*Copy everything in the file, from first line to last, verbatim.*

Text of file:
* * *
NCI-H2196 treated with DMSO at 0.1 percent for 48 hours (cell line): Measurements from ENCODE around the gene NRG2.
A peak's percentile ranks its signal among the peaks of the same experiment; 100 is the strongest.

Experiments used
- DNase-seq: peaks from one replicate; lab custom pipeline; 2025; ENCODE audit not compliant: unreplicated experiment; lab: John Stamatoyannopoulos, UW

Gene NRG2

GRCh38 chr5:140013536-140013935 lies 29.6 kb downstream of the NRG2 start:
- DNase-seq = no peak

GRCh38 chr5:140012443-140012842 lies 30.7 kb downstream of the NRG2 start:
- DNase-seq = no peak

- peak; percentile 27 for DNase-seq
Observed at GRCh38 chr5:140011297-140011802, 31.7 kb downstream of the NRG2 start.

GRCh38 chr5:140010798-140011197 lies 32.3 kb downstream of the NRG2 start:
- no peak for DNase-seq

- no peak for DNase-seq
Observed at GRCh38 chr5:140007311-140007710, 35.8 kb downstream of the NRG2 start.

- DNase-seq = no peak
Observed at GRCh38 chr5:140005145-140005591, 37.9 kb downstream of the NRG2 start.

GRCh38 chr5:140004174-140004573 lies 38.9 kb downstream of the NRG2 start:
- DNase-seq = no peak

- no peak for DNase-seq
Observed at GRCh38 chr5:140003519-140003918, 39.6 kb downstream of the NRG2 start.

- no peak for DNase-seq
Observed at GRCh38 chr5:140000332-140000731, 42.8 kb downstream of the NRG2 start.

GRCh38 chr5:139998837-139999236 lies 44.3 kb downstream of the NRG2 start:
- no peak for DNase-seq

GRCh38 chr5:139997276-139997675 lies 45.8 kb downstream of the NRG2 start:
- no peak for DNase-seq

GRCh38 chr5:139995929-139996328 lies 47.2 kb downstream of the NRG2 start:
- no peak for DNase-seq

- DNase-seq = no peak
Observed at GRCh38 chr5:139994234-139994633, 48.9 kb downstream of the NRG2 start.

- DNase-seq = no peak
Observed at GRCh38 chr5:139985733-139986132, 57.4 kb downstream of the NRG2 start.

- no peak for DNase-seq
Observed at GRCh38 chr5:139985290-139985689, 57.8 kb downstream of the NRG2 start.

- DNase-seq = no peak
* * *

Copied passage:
NCI-H2196 treated with DMSO at 0.1 percent for 48 hours (cell line): Measurements from ENCODE around the gene NRG2.
A peak's percentile ranks its signal among the peaks of the same experiment; 100 is the strongest.

Experiments used
- DNase-seq: peaks from one replicate; lab custom pipeline; 2025; ENCODE audit not compliant: unreplicated experiment; lab: John Stamatoyannopoulos, UW

Gene NRG2

GRCh38 chr5:140013536-140013935 lies 29.6 kb downstream of the NRG2 start:
- DNase-seq = no peak

GRCh38 chr5:140012443-140012842 lies 30.7 kb downstream of the NRG2 start:
- DNase-seq = no peak

- peak; percentile 27 for DNase-seq
Observed at GRCh38 chr5:140011297-140011802, 31.7 kb downstream of the NRG2 start.

GRCh38 chr5:140010798-140011197 lies 32.3 kb downstream of the NRG2 start:
- no peak for DNase-seq

- no peak for DNase-seq
Observed at GRCh38 chr5:140007311-140007710, 35.8 kb downstream of the NRG2 start.

- DNase-seq = no peak
Observed at GRCh38 chr5:140005145-140005591, 37.9 kb downstream of the NRG2 start.

GRCh38 chr5:140004174-140004573 lies 38.9 kb downstream of the NRG2 start:
- DNase-seq = no peak

- no peak for DNase-seq
Observed at GRCh38 chr5:140003519-140003918, 39.6 kb downstream of the NRG2 start.

- no peak for DNase-seq
Observed at GRCh38 chr5:140000332-140000731, 42.8 kb downstream of the NRG2 start.

GRCh38 chr5:139998837-139999236 lies 44.3 kb downstream of the NRG2 start:
- no peak for DNase-seq

GRCh38 chr5:139997276-139997675 lies 45.8 kb downstream of the NRG2 start:
- no peak for DNase-seq

GRCh38 chr5:139995929-139996328 lies 47.2 kb downstream of the NRG2 start:
- no peak for DNase-seq

- DNase-seq = no peak
Observed at GRCh38 chr5:139994234-139994633, 48.9 kb downstream of the NRG2 start.

- DNase-seq = no peak
Observed at GRCh38 chr5:139985733-139986132, 57.4 kb downstream of the NRG2 start.

- no peak for DNase-seq
Observed at GRCh38 chr5:139985290-139985689, 57.8 kb downstream of the NRG2 start.

- DNase-seq = no peak